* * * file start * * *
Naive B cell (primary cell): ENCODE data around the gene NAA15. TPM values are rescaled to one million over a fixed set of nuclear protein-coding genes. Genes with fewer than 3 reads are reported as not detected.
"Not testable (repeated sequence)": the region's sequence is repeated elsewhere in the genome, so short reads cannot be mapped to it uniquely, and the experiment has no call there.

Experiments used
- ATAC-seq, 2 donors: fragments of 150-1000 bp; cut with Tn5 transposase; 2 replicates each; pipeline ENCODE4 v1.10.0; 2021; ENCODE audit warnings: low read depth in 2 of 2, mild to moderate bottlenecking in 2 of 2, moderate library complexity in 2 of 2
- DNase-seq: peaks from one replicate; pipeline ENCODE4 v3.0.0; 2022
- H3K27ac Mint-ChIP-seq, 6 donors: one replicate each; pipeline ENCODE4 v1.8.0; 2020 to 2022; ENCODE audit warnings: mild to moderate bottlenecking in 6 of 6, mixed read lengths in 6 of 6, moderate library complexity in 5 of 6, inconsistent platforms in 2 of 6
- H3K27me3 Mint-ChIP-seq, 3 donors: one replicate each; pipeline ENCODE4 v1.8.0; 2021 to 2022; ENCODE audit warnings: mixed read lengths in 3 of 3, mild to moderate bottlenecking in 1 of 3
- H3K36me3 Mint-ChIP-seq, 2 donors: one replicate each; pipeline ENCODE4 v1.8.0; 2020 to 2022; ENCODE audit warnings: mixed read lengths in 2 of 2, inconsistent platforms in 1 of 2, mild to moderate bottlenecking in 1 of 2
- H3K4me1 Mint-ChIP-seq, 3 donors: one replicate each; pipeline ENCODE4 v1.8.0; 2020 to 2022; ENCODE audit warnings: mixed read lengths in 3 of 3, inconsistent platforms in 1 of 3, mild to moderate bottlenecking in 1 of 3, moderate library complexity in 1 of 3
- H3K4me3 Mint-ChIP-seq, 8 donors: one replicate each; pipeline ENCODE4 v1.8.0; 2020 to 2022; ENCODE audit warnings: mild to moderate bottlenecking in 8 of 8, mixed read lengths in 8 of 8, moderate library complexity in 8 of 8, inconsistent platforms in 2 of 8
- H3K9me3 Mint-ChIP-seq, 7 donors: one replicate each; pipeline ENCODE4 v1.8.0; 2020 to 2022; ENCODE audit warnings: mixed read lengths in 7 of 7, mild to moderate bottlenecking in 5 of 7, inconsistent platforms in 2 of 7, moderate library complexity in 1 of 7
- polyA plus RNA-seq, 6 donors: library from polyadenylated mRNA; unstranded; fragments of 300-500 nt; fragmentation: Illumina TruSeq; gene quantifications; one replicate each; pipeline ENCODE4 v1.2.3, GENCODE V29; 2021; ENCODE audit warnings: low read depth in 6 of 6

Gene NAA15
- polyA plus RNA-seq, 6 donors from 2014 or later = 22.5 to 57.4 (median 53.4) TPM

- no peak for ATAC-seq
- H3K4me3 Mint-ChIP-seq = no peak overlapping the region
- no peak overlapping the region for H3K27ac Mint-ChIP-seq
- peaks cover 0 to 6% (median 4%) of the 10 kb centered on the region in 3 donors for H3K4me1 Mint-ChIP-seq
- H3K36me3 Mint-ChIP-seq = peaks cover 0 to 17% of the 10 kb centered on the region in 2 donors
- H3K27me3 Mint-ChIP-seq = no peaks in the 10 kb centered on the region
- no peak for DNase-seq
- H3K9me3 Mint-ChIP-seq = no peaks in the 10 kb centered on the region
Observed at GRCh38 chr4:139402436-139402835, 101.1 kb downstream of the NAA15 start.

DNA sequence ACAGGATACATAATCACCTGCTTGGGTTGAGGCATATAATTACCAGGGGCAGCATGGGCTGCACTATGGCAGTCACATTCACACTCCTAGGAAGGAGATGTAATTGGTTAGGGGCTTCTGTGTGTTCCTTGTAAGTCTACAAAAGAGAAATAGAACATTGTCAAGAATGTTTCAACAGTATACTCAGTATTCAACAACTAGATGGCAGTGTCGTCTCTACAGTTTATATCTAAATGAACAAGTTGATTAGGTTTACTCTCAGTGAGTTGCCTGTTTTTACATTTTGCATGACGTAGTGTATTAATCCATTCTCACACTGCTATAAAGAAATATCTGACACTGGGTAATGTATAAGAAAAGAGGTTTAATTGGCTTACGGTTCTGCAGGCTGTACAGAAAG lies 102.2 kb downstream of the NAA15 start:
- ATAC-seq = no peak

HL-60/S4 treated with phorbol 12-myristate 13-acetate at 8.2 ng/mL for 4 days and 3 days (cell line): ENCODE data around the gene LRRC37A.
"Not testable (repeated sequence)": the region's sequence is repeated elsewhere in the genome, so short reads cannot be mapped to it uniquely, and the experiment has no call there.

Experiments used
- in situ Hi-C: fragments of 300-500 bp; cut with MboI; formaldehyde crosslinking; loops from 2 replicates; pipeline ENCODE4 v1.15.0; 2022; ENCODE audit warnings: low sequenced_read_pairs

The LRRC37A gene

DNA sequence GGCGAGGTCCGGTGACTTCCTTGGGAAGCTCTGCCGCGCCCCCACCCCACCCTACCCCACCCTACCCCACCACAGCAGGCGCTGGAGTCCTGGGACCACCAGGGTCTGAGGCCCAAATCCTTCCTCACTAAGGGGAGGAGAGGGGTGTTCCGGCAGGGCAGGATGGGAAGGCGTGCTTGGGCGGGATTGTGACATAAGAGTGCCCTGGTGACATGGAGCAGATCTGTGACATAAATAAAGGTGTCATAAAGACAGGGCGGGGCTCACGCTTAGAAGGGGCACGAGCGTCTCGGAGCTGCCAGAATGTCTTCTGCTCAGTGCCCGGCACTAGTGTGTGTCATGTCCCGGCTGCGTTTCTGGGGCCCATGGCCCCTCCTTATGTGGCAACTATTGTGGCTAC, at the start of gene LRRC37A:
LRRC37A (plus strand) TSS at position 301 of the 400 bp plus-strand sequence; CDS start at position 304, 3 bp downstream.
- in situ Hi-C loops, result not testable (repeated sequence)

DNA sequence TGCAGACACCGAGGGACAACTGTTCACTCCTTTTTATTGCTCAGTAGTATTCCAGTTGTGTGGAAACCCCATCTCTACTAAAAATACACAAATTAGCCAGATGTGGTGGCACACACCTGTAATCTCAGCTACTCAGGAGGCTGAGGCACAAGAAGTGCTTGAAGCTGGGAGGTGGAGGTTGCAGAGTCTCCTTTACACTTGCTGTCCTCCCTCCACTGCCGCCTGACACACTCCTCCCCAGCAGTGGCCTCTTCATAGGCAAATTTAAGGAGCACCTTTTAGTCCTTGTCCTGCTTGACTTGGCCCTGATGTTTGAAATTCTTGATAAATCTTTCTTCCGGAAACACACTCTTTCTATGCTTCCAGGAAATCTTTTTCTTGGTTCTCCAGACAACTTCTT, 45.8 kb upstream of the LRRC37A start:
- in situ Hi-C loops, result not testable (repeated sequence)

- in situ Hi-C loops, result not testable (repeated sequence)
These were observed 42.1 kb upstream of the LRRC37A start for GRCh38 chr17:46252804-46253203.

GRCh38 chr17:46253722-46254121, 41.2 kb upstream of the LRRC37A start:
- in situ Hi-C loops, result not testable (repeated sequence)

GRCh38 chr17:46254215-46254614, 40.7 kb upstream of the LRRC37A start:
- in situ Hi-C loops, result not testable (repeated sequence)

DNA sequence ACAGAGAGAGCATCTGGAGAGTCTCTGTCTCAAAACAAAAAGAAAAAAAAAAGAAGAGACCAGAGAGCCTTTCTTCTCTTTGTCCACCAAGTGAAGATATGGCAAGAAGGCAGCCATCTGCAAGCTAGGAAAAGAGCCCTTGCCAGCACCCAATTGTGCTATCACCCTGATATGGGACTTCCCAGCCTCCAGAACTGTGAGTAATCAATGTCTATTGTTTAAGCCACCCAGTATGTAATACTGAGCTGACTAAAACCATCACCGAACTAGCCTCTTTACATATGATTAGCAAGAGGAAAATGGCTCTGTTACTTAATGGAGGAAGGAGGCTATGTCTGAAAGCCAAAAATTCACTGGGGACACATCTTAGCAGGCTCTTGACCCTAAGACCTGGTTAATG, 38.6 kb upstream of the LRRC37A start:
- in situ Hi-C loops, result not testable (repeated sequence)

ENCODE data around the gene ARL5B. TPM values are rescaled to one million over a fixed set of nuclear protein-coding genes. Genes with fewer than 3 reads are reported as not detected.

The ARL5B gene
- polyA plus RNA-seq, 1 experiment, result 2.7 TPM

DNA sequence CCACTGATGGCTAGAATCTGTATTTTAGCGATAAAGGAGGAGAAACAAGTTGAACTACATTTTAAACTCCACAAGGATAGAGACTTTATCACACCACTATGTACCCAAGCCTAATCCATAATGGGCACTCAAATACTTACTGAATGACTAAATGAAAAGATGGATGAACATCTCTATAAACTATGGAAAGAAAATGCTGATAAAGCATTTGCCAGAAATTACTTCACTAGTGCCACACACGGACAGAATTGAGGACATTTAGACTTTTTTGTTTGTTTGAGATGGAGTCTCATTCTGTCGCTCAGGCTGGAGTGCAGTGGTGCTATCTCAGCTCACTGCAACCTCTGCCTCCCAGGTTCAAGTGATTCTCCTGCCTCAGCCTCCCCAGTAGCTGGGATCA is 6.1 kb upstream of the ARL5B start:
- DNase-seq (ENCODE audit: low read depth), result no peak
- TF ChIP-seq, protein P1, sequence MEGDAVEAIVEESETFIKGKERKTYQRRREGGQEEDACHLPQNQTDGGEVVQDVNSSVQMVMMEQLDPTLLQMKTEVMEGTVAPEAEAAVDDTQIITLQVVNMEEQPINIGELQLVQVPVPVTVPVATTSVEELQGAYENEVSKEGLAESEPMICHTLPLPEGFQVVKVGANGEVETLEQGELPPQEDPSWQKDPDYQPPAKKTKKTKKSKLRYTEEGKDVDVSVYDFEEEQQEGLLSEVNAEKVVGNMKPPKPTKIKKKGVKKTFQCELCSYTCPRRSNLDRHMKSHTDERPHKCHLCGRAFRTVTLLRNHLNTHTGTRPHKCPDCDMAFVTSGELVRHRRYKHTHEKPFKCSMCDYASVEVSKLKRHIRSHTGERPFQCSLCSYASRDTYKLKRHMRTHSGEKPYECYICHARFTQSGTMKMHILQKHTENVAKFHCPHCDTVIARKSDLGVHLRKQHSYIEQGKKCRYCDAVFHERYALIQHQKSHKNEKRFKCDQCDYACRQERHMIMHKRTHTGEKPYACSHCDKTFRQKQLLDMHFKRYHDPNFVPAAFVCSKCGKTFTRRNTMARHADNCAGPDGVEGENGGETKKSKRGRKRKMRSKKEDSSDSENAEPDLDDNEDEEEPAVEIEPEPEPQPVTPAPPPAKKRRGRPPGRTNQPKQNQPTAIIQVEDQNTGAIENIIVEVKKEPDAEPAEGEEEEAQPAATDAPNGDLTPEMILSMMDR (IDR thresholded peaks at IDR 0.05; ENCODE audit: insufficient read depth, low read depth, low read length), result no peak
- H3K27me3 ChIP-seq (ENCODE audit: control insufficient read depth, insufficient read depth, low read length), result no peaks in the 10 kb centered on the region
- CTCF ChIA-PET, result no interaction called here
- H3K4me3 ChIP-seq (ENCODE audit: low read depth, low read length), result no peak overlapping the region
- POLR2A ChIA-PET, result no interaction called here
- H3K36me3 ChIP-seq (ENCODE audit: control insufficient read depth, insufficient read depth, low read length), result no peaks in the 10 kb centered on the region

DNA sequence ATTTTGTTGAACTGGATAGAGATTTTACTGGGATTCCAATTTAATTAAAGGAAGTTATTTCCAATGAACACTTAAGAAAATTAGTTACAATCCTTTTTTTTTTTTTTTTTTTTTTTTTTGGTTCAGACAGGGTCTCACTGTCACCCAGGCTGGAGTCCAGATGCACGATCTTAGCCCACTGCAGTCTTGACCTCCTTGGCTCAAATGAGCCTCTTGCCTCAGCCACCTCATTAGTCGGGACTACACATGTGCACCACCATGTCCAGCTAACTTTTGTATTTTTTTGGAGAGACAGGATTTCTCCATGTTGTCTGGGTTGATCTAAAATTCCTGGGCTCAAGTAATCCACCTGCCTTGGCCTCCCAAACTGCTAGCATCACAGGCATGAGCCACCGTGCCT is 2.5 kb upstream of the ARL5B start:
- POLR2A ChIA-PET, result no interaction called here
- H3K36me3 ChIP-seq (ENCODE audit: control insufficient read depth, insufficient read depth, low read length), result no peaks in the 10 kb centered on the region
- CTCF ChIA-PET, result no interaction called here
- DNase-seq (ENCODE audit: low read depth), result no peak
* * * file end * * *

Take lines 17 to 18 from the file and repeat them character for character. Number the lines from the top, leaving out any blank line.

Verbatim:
- no peak overlapping the region for H3K27ac Mint-ChIP-seq
- peaks cover 0 to 6% (median 4%) of the 10 kb centered on the region in 3 donors for H3K4me1 Mint-ChIP-seq